Abolish the penal powers: freedom’s fight of ’69
John Arrowsmith (1913-1997) was a legend of the Melbourne Branch of the ASSLH, a self-educated working class historian, former Branch President, union activist and communist campaigner. In 1969, he was approached by a number of prominent Victorian union officials to write a history of the momentous penal powers campaign which included the gaoling of Tramways union official Clarrie O’Shea by the notorious Sir John Kerr. The result was this pamphlet Abolish the penal powers: freedom’s fight of ’69 which we are proud to include in our collection of historic material. John later summed up the Clarrie’s achievements:
- he did not ‘purge’ his contempt
- he did not produce the books of the union or answer one question in court
- he did not pay one cent of the personal fines imposed on him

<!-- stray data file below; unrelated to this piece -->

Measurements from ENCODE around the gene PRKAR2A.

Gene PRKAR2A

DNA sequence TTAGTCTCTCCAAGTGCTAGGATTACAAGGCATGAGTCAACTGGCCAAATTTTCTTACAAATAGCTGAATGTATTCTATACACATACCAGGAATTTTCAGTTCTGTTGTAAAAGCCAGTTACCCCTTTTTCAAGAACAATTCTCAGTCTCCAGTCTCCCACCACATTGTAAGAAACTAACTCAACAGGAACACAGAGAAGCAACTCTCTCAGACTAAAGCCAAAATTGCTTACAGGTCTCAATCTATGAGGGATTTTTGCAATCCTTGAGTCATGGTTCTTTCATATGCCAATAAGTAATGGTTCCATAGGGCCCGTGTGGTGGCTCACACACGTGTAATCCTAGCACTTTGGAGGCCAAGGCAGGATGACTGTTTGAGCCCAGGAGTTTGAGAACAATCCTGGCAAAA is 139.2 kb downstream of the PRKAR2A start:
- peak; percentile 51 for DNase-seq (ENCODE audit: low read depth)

- the Tramways Union did not pay one cent of the fines owing on the day he went to gaol
- the penal powers have not been used against any union since the great upsurge.
Abolish the penal powers 1969
The case for bank nationalisation
This website seeks to bring to life some interesting and noteworthy publications from the past. This booklet is no exception. It dates from 1947 and was the first publication issued by the NSW Fabian Society. The author was the Hon Clarence Edward Martin, NSW Attorney-General from 1941 to 1953 and the first President of the NSW Fabian Society. In this booklet he argues the case for bank nationalisation which the Chifley Labor Government attempted to legislate but was eventually blocked by the courts.
bank nationalisation booklet
by Stephen Holt